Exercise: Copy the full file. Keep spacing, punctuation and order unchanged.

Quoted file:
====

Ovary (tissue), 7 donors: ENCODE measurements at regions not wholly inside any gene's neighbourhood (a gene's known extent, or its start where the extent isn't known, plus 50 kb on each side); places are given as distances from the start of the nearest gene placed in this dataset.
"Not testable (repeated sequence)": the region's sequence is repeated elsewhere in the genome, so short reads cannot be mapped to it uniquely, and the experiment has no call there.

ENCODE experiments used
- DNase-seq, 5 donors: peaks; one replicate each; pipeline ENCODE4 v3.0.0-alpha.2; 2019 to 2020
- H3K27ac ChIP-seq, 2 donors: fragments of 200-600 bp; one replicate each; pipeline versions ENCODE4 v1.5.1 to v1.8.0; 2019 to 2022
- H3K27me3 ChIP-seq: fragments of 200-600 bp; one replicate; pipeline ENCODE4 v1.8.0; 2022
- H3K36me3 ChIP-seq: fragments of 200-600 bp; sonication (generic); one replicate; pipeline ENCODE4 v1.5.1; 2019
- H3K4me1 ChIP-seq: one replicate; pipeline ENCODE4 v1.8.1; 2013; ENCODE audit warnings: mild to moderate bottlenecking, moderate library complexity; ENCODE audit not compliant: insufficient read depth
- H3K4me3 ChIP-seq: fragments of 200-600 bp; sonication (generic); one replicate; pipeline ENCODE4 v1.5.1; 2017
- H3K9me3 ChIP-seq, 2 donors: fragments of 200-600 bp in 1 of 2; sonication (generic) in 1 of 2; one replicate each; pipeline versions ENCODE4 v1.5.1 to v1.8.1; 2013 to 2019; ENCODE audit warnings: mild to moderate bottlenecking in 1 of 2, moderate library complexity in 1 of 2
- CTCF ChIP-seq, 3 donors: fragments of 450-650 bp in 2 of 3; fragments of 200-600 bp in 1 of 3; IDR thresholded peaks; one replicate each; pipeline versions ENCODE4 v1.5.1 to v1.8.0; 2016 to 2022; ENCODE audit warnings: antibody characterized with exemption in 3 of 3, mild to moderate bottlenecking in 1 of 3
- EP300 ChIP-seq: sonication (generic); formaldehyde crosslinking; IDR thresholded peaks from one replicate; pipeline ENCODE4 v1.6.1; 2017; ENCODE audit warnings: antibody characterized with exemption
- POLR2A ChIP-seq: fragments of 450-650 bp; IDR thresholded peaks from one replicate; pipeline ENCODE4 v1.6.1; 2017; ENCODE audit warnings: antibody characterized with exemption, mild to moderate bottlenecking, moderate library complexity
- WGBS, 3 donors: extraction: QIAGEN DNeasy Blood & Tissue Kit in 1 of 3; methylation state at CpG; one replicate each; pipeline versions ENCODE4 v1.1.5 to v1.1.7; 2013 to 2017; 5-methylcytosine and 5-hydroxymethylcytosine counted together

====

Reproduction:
Ovary (tissue), 7 donors: ENCODE measurements at regions not wholly inside any gene's neighbourhood (a gene's known extent, or its start where the extent isn't known, plus 50 kb on each side); places are given as distances from the start of the nearest gene placed in this dataset.
"Not testable (repeated sequence)": the region's sequence is repeated elsewhere in the genome, so short reads cannot be mapped to it uniquely, and the experiment has no call there.

ENCODE experiments used
- DNase-seq, 5 donors: peaks; one replicate each; pipeline ENCODE4 v3.0.0-alpha.2; 2019 to 2020
- H3K27ac ChIP-seq, 2 donors: fragments of 200-600 bp; one replicate each; pipeline versions ENCODE4 v1.5.1 to v1.8.0; 2019 to 2022
- H3K27me3 ChIP-seq: fragments of 200-600 bp; one replicate; pipeline ENCODE4 v1.8.0; 2022
- H3K36me3 ChIP-seq: fragments of 200-600 bp; sonication (generic); one replicate; pipeline ENCODE4 v1.5.1; 2019
- H3K4me1 ChIP-seq: one replicate; pipeline ENCODE4 v1.8.1; 2013; ENCODE audit warnings: mild to moderate bottlenecking, moderate library complexity; ENCODE audit not compliant: insufficient read depth
- H3K4me3 ChIP-seq: fragments of 200-600 bp; sonication (generic); one replicate; pipeline ENCODE4 v1.5.1; 2017
- H3K9me3 ChIP-seq, 2 donors: fragments of 200-600 bp in 1 of 2; sonication (generic) in 1 of 2; one replicate each; pipeline versions ENCODE4 v1.5.1 to v1.8.1; 2013 to 2019; ENCODE audit warnings: mild to moderate bottlenecking in 1 of 2, moderate library complexity in 1 of 2
- CTCF ChIP-seq, 3 donors: fragments of 450-650 bp in 2 of 3; fragments of 200-600 bp in 1 of 3; IDR thresholded peaks; one replicate each; pipeline versions ENCODE4 v1.5.1 to v1.8.0; 2016 to 2022; ENCODE audit warnings: antibody characterized with exemption in 3 of 3, mild to moderate bottlenecking in 1 of 3
- EP300 ChIP-seq: sonication (generic); formaldehyde crosslinking; IDR thresholded peaks from one replicate; pipeline ENCODE4 v1.6.1; 2017; ENCODE audit warnings: antibody characterized with exemption
- POLR2A ChIP-seq: fragments of 450-650 bp; IDR thresholded peaks from one replicate; pipeline ENCODE4 v1.6.1; 2017; ENCODE audit warnings: antibody characterized with exemption, mild to moderate bottlenecking, moderate library complexity
- WGBS, 3 donors: extraction: QIAGEN DNeasy Blood & Tissue Kit in 1 of 3; methylation state at CpG; one replicate each; pipeline versions ENCODE4 v1.1.5 to v1.1.7; 2013 to 2017; 5-methylcytosine and 5-hydroxymethylcytosine counted together